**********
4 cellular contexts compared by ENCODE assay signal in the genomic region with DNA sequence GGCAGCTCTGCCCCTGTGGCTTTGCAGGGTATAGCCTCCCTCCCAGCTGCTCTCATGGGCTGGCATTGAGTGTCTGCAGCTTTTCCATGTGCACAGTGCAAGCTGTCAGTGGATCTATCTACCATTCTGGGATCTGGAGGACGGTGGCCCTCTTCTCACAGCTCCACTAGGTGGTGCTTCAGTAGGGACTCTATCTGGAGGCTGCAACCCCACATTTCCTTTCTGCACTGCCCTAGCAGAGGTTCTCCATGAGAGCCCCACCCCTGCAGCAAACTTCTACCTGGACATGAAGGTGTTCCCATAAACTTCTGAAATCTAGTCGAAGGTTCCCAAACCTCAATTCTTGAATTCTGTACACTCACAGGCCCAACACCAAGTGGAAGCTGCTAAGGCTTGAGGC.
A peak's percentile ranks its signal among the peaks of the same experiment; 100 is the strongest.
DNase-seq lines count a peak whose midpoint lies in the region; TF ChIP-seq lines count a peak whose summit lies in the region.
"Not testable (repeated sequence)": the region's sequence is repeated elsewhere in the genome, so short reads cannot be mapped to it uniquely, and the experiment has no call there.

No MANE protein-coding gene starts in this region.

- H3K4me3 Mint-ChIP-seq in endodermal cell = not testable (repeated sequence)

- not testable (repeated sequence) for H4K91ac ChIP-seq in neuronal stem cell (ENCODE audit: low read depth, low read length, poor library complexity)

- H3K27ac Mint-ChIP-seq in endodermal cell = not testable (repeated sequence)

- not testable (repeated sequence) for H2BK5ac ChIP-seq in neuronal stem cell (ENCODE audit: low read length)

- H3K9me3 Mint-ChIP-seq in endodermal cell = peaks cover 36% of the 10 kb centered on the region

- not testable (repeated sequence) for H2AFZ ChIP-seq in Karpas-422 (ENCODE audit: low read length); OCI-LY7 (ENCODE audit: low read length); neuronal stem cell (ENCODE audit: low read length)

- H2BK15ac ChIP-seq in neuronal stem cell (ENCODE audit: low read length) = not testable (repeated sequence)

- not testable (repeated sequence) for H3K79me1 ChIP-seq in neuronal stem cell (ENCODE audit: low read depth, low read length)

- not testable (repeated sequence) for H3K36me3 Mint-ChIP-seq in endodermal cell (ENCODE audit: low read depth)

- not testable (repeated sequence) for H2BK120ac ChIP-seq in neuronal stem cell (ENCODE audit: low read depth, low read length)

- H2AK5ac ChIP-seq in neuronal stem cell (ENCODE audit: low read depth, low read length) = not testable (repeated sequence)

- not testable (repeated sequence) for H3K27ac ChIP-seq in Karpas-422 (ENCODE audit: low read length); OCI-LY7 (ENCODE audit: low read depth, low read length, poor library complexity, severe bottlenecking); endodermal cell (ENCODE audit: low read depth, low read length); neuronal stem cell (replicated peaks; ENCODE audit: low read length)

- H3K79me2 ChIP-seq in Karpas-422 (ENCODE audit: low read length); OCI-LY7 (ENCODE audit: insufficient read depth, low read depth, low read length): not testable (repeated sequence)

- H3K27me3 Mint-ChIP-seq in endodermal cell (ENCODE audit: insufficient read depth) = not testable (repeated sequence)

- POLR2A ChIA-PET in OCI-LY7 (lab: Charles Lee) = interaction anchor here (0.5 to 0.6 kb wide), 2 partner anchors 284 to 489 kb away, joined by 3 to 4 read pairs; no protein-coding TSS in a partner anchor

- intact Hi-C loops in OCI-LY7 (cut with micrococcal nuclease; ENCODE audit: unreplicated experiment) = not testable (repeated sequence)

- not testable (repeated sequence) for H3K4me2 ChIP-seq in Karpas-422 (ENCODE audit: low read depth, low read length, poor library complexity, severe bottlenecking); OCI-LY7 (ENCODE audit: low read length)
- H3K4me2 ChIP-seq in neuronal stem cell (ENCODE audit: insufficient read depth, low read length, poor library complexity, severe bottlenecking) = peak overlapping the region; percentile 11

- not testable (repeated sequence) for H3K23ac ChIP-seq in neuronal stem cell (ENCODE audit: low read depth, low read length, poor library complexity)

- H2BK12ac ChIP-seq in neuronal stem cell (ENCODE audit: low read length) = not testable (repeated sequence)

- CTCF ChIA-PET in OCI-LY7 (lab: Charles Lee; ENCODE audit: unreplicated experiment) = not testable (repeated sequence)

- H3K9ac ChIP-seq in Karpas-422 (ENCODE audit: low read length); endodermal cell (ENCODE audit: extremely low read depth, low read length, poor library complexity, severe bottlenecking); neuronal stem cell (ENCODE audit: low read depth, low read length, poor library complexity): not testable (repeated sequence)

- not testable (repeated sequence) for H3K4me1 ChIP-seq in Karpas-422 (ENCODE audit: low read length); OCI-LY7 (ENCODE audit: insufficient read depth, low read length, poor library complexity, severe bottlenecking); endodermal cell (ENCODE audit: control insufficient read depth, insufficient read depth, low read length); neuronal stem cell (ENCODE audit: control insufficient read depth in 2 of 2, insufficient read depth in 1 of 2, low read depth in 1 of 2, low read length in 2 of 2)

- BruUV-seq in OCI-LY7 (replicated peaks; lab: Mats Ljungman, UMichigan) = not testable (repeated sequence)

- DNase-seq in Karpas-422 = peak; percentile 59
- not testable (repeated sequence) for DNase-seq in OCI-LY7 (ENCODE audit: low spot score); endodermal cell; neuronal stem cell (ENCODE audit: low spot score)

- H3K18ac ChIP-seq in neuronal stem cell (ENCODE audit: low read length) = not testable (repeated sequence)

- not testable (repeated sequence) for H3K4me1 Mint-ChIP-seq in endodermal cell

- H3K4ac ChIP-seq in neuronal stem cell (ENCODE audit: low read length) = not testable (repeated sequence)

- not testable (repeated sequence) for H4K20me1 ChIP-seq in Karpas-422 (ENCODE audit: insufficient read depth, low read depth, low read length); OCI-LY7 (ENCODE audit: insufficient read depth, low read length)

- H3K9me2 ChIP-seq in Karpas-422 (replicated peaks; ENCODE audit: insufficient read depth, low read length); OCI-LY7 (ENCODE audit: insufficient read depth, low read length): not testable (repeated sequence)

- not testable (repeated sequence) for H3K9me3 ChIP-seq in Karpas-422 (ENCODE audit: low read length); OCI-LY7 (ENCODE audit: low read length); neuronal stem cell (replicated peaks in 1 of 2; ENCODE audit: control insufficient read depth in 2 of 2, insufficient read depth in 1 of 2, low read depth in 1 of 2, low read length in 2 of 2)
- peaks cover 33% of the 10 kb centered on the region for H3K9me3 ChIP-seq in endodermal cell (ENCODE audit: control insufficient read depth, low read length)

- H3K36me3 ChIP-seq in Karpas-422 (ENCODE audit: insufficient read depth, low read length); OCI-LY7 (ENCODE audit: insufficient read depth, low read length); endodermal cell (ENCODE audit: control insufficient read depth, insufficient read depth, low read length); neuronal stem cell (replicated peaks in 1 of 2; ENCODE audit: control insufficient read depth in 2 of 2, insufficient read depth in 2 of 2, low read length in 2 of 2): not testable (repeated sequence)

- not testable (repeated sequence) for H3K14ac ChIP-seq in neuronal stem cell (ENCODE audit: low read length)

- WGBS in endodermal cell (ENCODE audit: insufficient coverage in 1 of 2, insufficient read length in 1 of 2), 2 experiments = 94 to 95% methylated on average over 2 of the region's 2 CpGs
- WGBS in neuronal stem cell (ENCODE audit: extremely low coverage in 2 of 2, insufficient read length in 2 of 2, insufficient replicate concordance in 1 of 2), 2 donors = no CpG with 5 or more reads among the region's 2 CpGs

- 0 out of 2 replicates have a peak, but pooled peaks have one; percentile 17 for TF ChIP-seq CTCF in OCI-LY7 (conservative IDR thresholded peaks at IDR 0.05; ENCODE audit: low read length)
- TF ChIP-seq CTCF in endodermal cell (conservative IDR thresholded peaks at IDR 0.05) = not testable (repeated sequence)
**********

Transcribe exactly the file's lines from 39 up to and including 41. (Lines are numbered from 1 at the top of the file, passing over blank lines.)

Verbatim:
- H3K36me3 ChIP-seq in Karpas-422 (ENCODE audit: insufficient read depth, low read length); OCI-LY7 (ENCODE audit: insufficient read depth, low read length); endodermal cell (ENCODE audit: control insufficient read depth, insufficient read depth, low read length); neuronal stem cell (replicated peaks in 1 of 2; ENCODE audit: control insufficient read depth in 2 of 2, insufficient read depth in 2 of 2, low read length in 2 of 2): not testable (repeated sequence)

- not testable (repeated sequence) for H3K14ac ChIP-seq in neuronal stem cell (ENCODE audit: low read length)

- WGBS in endodermal cell (ENCODE audit: insufficient coverage in 1 of 2, insufficient read length in 1 of 2), 2 experiments = 94 to 95% methylated on average over 2 of the region's 2 CpGs